FORWARD: I’ve never written a forward to a review before, but because of the large amount of mail I have received about this movie I felt it necessary. In response to the people who have e-mailed me with long tracts regarding Dan Brown’s book, the movie, The Illuminati and the veracity of the book, I point you toward the Vatican newspaper L’Osservatore Romano review of the film. They described Angels and Demons as “harmless entertainment which hardly affects the genius and mystery of Christianity.” Calling the movie “a gigantic and smart commercial operation” the review noted that it is filled with historical inaccuracies but went on to suggest that one could make a game of pointing out all of the film’s historical mistakes. I’m with them. This is a movie, not a history lesson, so there is nothing in my review about the historical accuracy of the film. It’s simply a review of a big summer thriller that a lot of people are interested in.
Harvard Professor Robert Langdon (Tom Hanks) is back in action. Three years after he uncovered the complicated personal life of Jesus Christ in The Da Vinci Code he’s once again using his knowledge of symbology to unravel the mystery of a secret brotherhood called the Illuminati and prevent a terrorist act against the Vatican. What’s more, he’ll do it all in just one night. Sounds thrilling, yes?
Unfortunately it isn’t.
Most of the elements from Dan Brown’s bestselling book Angels and Demons are in place, although several characters have been omitted and story lines reconfigured and condensed in the name of brevity.
Summarizing the story, however, brings a simplicity that sucks most of the mystery and colorful details contained in the novel from the movie. Langdon seems to be able to unravel clues, some hundreds of years old, with such ease that Angels and Demons becomes simply an elaborate game of connect-the-dots rather than a fully fleshed out story.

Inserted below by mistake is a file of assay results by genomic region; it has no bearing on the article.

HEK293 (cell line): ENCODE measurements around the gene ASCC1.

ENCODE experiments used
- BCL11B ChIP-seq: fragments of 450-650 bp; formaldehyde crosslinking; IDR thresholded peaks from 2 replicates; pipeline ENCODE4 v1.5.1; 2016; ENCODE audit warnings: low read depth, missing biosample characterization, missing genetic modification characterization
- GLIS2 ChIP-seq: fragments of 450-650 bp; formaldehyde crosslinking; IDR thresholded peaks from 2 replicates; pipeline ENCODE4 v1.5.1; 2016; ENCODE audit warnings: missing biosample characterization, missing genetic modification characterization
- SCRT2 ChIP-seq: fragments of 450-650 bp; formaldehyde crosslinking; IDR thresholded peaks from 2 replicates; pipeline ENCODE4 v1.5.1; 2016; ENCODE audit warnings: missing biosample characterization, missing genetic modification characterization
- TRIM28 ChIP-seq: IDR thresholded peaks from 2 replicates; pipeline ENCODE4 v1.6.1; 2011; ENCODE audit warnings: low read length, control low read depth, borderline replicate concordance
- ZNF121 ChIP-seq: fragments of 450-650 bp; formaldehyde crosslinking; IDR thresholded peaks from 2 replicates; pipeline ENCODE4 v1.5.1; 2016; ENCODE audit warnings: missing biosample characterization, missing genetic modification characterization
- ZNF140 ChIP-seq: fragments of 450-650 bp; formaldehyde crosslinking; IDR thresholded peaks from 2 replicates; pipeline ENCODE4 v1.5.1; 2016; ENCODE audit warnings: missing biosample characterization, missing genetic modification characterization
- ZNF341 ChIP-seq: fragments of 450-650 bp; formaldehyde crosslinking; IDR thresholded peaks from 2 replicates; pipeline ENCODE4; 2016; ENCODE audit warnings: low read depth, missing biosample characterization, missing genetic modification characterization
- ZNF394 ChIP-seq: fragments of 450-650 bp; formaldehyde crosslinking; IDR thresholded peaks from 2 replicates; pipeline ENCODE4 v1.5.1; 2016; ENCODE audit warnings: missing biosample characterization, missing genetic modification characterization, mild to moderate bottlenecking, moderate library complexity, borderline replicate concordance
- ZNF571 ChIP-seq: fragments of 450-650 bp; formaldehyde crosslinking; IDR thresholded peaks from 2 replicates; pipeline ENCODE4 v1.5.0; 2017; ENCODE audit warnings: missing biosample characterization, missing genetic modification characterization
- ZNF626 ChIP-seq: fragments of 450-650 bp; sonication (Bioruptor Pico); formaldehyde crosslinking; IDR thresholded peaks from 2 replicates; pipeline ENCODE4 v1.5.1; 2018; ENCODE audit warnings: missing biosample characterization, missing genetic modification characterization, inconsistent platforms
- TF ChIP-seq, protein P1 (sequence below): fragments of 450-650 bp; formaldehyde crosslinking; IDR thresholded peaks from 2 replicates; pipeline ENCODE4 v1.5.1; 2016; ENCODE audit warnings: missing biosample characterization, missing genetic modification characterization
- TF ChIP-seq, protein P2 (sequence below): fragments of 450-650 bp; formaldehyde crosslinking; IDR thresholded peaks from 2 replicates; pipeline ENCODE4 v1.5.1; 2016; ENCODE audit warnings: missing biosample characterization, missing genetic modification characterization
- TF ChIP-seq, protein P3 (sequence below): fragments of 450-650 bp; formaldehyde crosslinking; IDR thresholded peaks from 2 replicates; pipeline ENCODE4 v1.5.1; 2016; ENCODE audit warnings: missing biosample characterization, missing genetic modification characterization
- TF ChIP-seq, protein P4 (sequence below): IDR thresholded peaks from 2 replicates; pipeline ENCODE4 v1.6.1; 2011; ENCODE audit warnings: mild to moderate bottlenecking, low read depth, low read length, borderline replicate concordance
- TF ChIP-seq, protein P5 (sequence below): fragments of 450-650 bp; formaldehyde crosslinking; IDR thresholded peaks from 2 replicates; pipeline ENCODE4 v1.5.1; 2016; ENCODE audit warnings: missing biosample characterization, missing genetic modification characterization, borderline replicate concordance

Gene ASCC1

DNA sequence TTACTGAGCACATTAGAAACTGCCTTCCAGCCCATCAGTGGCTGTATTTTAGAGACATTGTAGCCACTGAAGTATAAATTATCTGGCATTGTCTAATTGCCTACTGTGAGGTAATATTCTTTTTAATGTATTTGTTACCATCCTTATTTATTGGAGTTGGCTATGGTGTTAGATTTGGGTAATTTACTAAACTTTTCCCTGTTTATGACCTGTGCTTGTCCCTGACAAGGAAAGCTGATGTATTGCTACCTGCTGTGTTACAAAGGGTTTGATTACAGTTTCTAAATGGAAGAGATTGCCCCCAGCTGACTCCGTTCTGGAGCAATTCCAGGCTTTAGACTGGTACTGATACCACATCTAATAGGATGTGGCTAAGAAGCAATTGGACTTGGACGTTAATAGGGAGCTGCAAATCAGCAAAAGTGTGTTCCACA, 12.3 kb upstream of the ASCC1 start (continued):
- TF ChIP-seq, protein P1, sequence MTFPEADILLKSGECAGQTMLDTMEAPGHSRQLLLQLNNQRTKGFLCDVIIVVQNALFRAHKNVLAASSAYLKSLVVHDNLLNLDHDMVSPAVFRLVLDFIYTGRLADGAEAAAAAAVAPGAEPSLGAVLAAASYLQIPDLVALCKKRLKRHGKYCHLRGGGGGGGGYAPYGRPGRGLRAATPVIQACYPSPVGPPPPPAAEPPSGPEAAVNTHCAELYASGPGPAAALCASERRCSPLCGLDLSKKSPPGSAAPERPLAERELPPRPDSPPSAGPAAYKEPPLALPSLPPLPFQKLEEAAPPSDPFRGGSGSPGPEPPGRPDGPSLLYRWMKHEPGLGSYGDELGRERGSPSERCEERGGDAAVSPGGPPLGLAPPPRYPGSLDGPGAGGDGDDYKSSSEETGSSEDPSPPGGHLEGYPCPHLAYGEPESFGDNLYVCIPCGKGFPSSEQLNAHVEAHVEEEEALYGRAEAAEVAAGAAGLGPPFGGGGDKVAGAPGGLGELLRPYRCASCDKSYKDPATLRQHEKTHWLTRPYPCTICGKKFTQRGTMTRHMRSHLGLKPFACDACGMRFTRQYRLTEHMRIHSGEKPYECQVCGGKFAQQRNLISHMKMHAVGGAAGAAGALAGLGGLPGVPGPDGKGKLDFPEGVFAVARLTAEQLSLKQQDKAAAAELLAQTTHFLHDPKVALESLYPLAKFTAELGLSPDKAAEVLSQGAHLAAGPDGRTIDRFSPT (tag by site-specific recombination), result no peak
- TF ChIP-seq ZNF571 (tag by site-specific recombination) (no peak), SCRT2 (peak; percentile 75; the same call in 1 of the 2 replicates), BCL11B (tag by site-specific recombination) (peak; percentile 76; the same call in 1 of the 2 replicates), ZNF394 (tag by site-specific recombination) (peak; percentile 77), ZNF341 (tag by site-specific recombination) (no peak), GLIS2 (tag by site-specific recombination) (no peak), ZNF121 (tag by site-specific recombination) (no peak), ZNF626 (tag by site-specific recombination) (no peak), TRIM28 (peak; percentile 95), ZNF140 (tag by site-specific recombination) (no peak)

It’s a big summer movie, so we shouldn’t really expect sophisticated North by Northwest style intrigue, but since the suspense lacks the action should take up the slack. Unfortunately though, while A&D wants to be an ecclesiastical National Treasure, it contains few of the thrills of those popular Nic Cage movies. For example, one long action sequence in the Vatican Archives is about as breathtaking as you would image an action scene set in a library to be.
Director Ron Howard fills the screen with handsome images of Rome but every time the movie works up a head of steam Robert “Mr. Exposition” Langdon steps in with a long winded explanation of the history behind the various clues and symbols that sucks much of the movie’s momentum.
Angels and Demons isn’t as talky as Da Vinci Code, but its fatal flaw is the Langdon character. In the books he is the historical tour guide who provides the facts to bind the story together. On film, however, he comes across as a windbag who simply supports the story instead of adding to it.
That being said, Angels and Demons is a vast improvement over The Da Vinci Code. The pace has been ramped up and the running time chopped but even though these Dan Brown adaptations are Hanks and Howard’s most successful movies, they aren’t their best. If they choose to work together again I hope it’s in Splash 2 or Apollo 13: Off to Mars! and not another tepid Langdon adventure.